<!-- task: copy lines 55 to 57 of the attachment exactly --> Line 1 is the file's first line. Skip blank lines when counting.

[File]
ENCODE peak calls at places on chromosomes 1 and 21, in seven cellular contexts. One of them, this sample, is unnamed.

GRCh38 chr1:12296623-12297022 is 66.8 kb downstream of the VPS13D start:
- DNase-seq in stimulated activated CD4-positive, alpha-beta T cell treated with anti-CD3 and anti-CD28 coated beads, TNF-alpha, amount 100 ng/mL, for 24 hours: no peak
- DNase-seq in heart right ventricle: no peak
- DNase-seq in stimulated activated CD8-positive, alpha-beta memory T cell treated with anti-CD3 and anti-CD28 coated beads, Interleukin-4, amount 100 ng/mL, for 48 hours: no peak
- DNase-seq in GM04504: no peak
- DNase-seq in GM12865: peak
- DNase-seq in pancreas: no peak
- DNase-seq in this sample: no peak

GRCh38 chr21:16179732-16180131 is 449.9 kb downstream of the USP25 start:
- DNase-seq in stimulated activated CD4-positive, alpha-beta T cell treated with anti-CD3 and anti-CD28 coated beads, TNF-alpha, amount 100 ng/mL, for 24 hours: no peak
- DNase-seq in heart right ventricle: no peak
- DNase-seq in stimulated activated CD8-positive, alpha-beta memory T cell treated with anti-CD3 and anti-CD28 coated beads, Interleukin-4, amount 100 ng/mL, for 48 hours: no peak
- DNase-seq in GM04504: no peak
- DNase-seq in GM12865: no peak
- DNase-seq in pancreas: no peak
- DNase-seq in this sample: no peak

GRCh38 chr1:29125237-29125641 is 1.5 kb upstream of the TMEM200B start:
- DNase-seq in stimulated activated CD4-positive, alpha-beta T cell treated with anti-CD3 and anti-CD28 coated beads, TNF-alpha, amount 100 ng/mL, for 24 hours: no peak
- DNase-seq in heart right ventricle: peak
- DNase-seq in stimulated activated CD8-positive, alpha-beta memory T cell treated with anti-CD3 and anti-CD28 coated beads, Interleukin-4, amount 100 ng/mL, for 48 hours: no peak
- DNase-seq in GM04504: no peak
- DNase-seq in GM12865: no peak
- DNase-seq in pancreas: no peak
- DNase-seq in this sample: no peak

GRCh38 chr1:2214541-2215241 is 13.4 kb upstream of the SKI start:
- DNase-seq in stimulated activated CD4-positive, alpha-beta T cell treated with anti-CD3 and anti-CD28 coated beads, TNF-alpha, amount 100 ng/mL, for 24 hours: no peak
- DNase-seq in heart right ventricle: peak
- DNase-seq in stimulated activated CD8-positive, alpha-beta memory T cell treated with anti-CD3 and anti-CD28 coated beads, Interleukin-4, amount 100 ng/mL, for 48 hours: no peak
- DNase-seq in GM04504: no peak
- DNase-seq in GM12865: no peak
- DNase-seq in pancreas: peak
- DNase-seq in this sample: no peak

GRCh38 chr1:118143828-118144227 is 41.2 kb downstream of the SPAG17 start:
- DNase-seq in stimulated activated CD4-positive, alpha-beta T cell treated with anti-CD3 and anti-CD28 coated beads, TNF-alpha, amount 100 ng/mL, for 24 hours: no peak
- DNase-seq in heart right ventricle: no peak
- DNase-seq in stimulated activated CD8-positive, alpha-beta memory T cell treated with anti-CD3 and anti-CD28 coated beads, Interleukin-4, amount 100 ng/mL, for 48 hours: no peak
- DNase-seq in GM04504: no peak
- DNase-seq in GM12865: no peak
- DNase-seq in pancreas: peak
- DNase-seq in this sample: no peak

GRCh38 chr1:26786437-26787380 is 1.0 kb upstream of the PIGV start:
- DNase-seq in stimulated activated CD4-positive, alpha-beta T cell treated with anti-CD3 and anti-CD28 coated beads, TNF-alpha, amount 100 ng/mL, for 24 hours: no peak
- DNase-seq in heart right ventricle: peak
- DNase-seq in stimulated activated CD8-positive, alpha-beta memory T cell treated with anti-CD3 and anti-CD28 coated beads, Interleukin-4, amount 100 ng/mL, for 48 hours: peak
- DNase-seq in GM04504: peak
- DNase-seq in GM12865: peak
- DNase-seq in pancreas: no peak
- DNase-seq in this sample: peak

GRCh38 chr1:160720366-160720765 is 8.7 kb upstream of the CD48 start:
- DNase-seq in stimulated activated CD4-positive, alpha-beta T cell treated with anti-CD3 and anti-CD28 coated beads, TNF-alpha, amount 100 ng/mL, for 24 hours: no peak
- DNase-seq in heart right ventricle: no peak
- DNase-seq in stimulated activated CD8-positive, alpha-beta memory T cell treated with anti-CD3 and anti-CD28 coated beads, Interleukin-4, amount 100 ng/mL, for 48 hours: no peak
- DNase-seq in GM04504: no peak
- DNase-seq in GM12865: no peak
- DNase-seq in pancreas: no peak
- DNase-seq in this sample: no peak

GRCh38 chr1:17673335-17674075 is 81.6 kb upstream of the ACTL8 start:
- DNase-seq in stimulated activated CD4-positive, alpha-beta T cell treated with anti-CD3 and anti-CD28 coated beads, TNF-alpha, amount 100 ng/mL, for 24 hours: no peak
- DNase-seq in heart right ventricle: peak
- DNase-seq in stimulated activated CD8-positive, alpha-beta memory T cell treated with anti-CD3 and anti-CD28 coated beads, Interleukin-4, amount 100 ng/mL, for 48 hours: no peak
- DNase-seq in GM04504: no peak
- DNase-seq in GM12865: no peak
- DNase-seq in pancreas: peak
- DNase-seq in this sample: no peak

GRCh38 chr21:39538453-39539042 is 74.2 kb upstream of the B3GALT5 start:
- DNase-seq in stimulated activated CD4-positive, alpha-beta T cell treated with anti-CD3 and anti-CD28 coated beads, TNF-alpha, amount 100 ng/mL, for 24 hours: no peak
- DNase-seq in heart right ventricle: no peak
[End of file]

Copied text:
- DNase-seq in GM12865: no peak
- DNase-seq in pancreas: no peak
- DNase-seq in this sample: no peak